The Pret Phenomenon

They just sell sandwiches don’t they?

If I have an early morning meeting in London I am often the first customer in my favourite sandwich shop Pret a Manger. There are few things I enjoy as much as eating a tomato-and-egg baguette, sipping coffee and orange juice, while I sit back and watch fellow Londoners scurrying to work. Some of the pleasure I get comes from just observing such a well-run business. I recently got to thinking about just why I like it so much.

First and foremost I like the food; I guess I would, being British. The Earl of Sandwich started something in the 18th-century that Pret continues to this day. It is fundamentally a sandwich shop with a limited and predictable menu. Pret seems to introduce new products slowly, in a rather deliberate way, but that’s not a bad thing, it’s a strength.

I know I am going to be served well, often with a degree of energy and engagement not usually found in UK retail. Also, I rarely wait long to be served: Pret is in the fast food business after all. This level of customer service, and responsiveness, is unusual in my experience, as I don’t think modern Brits like the idea of service. No surprise then that only 19 per cent of the staff come from the UK. Sixty per cent are from other EU countries, mostly from Eastern Europe. The employees seem to work hard and work well together. It is interesting that they all have a say in hiring new recruits: an aspiring employee does a day in a store and then the rest of the staff vote on whether to employ them or not. Supervision also seems to be visible, attentive and effective.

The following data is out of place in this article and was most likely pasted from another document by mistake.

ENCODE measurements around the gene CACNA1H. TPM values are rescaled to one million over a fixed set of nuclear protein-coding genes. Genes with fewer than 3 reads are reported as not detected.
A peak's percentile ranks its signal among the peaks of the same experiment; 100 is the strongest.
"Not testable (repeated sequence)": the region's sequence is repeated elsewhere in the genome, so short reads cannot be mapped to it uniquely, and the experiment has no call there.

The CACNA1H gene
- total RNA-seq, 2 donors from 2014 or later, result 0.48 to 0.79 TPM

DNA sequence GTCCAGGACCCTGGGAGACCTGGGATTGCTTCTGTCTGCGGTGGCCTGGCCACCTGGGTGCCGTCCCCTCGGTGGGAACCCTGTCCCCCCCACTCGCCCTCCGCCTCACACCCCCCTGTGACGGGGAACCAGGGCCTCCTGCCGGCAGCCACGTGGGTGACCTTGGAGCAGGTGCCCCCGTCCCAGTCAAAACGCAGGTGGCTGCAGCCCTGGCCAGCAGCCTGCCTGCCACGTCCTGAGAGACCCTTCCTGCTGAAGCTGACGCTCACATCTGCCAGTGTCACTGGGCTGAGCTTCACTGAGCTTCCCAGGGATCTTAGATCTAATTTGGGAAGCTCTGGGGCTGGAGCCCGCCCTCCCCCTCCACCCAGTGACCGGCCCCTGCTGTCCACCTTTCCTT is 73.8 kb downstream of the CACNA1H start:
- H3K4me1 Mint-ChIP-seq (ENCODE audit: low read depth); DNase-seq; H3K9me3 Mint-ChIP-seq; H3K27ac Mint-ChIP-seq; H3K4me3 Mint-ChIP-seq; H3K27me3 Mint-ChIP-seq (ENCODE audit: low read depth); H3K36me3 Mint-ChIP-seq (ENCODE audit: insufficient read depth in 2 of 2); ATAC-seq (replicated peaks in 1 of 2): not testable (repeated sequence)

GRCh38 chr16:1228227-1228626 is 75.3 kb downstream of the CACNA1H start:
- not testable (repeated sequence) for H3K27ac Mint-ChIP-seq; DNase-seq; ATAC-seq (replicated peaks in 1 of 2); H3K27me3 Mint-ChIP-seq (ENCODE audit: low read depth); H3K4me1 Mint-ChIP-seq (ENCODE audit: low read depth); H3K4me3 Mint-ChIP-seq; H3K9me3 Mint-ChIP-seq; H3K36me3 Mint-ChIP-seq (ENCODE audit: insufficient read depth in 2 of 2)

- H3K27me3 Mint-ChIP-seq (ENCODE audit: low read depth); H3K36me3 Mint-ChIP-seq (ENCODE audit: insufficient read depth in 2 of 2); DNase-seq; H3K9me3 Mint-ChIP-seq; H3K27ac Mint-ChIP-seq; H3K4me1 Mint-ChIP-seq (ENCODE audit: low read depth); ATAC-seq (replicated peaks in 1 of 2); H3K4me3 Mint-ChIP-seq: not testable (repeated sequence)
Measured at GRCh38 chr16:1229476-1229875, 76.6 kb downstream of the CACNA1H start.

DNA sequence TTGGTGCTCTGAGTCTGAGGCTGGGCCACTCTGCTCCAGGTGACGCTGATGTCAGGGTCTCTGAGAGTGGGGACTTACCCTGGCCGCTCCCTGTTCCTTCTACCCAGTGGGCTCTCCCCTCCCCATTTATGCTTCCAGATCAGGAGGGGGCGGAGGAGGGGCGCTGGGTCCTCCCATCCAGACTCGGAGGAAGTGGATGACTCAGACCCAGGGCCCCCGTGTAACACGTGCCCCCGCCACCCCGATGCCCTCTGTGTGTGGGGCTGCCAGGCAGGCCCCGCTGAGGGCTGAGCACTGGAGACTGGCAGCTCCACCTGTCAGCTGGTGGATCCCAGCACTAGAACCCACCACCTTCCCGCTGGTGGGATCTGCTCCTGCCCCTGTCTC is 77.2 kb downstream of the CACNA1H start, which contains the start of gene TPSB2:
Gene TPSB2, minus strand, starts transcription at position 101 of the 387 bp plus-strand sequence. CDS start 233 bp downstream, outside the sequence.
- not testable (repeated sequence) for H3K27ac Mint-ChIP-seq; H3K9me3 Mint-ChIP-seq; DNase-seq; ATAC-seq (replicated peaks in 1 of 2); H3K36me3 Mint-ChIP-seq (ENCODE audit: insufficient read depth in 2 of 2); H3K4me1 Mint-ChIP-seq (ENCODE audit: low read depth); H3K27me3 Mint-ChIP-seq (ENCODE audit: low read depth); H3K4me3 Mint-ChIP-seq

What makes Pret stand out, I think, is consistent delivery against its promises to provide quality food and quality service and to be responsive to waiting customers. To do this in one shop would be good, to scale that up to 220 stores, of which 163 are in London, is a very impressive achievement.

You know what to expect from Pret. Perhaps this, or something like it, would be a more appropriate strap line in today’s competitive market. Freshness and quality ingredients, its original positioning, are more common now than they were in 1986, the year they sold their first sandwich.


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